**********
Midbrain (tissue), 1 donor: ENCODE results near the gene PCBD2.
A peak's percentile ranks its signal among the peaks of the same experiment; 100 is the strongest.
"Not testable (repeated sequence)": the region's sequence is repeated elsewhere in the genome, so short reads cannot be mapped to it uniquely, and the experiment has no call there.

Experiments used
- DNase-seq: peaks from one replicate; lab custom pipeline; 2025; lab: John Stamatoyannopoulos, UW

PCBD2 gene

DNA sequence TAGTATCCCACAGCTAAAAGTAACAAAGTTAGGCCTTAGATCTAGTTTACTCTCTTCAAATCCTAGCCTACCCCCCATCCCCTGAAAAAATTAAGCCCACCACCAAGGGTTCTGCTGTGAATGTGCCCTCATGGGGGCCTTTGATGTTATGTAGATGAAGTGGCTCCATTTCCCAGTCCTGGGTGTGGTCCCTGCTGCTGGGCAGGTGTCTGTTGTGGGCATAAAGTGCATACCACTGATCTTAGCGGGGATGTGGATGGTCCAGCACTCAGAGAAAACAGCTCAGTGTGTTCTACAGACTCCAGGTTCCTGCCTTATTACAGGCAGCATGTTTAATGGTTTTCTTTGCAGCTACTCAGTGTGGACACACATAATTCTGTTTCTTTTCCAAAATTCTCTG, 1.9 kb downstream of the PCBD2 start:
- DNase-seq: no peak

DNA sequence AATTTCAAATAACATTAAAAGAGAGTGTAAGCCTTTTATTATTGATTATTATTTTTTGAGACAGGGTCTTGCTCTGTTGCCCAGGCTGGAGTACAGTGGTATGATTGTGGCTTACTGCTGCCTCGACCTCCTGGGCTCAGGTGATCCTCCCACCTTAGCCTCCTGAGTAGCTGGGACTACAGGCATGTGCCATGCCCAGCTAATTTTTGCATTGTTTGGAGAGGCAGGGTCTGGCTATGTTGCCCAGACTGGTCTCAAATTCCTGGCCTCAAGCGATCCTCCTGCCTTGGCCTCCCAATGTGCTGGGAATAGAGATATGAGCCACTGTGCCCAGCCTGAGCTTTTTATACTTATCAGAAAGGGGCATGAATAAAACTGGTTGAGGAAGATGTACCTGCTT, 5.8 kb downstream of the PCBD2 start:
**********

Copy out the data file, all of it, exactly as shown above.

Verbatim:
Midbrain (tissue), 1 donor: ENCODE results near the gene PCBD2.
A peak's percentile ranks its signal among the peaks of the same experiment; 100 is the strongest.
"Not testable (repeated sequence)": the region's sequence is repeated elsewhere in the genome, so short reads cannot be mapped to it uniquely, and the experiment has no call there.

Experiments used
- DNase-seq: peaks from one replicate; lab custom pipeline; 2025; lab: John Stamatoyannopoulos, UW

PCBD2 gene

DNA sequence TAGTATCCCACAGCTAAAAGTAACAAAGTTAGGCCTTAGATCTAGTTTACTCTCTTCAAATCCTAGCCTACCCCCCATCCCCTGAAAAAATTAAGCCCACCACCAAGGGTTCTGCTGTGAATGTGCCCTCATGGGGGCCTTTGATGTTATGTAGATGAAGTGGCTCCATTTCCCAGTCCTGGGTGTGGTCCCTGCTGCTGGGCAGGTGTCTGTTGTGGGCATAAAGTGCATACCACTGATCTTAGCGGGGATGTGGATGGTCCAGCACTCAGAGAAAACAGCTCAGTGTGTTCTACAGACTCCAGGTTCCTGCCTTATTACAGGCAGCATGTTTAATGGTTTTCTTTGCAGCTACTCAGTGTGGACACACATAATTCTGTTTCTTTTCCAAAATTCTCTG, 1.9 kb downstream of the PCBD2 start:
- DNase-seq: no peak

DNA sequence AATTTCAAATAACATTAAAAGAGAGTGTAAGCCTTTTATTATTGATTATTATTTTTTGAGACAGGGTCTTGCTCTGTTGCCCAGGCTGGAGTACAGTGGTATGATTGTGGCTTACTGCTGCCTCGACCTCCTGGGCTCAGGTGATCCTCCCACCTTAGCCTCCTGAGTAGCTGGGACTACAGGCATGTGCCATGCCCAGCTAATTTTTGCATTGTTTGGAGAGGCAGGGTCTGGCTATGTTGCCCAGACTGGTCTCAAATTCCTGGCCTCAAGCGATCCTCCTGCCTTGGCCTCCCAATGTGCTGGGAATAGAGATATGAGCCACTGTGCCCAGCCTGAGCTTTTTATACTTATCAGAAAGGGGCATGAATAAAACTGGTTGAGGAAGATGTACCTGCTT, 5.8 kb downstream of the PCBD2 start: